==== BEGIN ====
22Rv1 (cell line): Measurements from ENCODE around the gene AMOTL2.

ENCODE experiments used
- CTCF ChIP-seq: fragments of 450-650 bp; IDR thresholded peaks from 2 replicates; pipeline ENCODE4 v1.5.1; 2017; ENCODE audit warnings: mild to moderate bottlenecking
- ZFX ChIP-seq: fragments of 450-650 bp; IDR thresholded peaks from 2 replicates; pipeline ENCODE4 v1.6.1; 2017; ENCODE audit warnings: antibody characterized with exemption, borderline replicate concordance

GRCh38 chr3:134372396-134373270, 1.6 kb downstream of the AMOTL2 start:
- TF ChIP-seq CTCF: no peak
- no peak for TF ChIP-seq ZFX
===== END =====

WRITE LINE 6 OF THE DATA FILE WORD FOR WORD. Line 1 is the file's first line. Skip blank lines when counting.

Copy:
- TF ChIP-seq CTCF: no peak